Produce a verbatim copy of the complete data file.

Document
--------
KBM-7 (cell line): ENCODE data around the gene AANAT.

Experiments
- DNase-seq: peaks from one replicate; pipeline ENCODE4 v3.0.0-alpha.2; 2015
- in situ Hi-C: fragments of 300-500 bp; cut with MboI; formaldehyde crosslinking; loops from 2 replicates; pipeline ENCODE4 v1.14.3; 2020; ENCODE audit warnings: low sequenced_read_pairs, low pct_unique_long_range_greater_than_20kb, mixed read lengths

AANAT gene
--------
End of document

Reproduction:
KBM-7 (cell line): ENCODE data around the gene AANAT.

Experiments
- DNase-seq: peaks from one replicate; pipeline ENCODE4 v3.0.0-alpha.2; 2015
- in situ Hi-C: fragments of 300-500 bp; cut with MboI; formaldehyde crosslinking; loops from 2 replicates; pipeline ENCODE4 v1.14.3; 2020; ENCODE audit warnings: low sequenced_read_pairs, low pct_unique_long_range_greater_than_20kb, mixed read lengths

AANAT gene